Meta subsidiary WhatsApp has announced new tools for organizing and managing chats. WhatsApp is still – often to my chagrin – the first port of call when it comes to exchanging ideas with different people in a group. In the future, members of the messaging service will have the option to join communities, according to WhatsApp. They are also working on privacy and communications security issues for group chats.
A simple group discussion is often no longer sufficient for the organization of clubs or other teams. WhatsApp communities can therefore be imagined as a superior authority to groups. Communities provide a description and individual groups that interested parties can then join. This should allow for better organization in larger and more complex groups.
During the reorganization, administrators receive new tools. They are able to create and manage communities. And they also have control over which groups are accepted into the community. It doesn’t matter if it’s an existing group or you’re creating a new one. Community administrators can remove groups or even members from a community and remove inappropriate or abusive discussions.
Improvements have also been made from the user’s point of view. So far, users can decide who can add them to a group. The same goes for communities. Users can report abuse, block accounts, and even leave communities they don’t want to be part of. A new feature is that group members can leave a group unnoticed and other members are not notified.
The maximum group size varies according to the needs of the organization. It’s quite vague. In reference to other messaging services, we certainly refer to Telegram, we have “deliberately” decided that we cannot search for communities or find other communities.
In the parent community, it is possible for community administrators to send messages to all community members through a so-called “announcement group”. You can certainly reach people on the order of several thousand users with this, who in turn only exchange information in the smaller subgroups.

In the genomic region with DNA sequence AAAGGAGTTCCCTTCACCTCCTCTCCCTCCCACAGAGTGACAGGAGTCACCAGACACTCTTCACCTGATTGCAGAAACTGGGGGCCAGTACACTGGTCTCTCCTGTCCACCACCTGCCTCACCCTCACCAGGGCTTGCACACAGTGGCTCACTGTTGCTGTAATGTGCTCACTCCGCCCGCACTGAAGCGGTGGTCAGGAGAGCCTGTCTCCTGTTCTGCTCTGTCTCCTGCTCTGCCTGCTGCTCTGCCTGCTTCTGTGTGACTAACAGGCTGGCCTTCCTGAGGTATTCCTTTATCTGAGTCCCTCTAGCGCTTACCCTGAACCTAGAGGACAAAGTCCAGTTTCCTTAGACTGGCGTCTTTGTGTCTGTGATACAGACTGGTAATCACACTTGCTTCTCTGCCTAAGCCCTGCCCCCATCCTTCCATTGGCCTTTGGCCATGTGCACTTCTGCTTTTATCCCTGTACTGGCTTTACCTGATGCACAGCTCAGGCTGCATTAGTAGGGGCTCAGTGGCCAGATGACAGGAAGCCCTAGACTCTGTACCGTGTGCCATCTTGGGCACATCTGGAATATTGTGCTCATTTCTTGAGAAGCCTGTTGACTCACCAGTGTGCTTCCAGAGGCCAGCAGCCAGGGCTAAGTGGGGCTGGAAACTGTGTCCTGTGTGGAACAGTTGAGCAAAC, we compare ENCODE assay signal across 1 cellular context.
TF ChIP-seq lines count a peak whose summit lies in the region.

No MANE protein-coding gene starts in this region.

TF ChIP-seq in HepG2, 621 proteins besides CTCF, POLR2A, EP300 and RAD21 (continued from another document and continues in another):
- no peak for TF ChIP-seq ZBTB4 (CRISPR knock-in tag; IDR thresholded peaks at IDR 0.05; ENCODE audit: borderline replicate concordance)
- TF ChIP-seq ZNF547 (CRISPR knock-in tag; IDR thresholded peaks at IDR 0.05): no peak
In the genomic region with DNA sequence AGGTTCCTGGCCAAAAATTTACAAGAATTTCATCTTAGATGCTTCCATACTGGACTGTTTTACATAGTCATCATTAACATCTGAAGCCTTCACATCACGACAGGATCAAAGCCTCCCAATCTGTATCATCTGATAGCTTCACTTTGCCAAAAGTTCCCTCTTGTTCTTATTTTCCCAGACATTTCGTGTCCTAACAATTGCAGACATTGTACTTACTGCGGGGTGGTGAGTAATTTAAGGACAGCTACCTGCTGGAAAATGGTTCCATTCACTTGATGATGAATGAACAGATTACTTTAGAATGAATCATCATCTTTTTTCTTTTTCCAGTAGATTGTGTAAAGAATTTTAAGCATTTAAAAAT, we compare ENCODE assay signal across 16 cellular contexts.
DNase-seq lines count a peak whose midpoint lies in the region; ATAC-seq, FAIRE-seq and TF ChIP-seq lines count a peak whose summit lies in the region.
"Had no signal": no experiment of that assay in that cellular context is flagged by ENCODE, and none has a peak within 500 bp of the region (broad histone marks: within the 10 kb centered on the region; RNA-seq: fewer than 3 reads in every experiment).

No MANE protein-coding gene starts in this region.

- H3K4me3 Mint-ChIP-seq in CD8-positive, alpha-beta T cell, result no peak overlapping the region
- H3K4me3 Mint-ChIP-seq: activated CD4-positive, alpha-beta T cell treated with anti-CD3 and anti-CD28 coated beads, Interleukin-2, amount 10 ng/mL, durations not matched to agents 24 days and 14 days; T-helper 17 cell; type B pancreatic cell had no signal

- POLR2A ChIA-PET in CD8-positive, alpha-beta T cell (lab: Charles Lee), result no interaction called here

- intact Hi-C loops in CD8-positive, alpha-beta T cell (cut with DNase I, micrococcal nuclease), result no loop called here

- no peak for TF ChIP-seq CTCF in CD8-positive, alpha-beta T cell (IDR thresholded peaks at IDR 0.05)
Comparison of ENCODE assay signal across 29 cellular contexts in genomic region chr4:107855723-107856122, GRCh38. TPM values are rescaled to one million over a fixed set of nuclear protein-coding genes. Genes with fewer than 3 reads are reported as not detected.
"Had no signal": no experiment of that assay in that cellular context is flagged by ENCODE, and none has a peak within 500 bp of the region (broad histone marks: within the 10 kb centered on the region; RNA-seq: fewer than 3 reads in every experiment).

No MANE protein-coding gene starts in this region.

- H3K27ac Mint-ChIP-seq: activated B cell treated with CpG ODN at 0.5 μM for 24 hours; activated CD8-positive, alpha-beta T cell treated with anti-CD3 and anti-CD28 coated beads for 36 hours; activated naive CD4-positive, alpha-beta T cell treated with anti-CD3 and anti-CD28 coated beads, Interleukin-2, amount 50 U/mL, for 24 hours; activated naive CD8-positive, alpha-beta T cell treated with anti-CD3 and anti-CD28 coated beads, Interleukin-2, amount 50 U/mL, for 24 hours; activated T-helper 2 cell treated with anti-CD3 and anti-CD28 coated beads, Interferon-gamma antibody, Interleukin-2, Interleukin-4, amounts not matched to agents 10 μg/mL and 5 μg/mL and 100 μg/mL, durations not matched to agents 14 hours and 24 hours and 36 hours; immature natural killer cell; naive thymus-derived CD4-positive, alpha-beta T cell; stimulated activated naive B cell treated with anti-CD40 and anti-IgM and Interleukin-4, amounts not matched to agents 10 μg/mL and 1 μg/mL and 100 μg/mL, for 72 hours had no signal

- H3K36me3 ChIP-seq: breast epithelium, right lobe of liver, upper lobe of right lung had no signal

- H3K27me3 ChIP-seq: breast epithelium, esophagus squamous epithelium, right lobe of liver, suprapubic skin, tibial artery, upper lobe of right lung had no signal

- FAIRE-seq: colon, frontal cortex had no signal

They also offer a glimpse of the future: as soon as administrators and users receive additional functions, probably administration tools, etc., they plan to gradually expand the size of the groups. The forwarding function remains limited in reference to the fact that private chats must remain private. Already forwarded messages can only be forwarded to one group instead of the previous five. This is intended to thwart the spread of potential misinformation on a large scale.
The phone number remains the same, it is only accessible to other users in the same group. There is a new feature: it remains hidden from other community users, but not from community administrators. WhatsApp claims to want to prevent unwanted contacts, but other services such as Telegram have solved this problem in a much more elegant way – without a phone number.
Community administrators should also use the direct line to WhatsApp and are encouraged to report problematic communities and messages. Basically, you’re saving your own instances and hoping someone will snitch. It is hoped that various materials on child abuse, acts of violence or even human trafficking and their broadcasters will be blocked in due course. This applies to individual members of the community as well as their administrators and the potential dissolution of entire communities.
Any other adjustments that are made in this course? Users can give reactions to various posts in the form of emojis. It has long been rumored that Telegram introduced the feature months ago. Admins can delete other people’s posts. The file size limit for shared files is increased to 2 GB. WhatsApp also allows larger group calls with up to 32 people.
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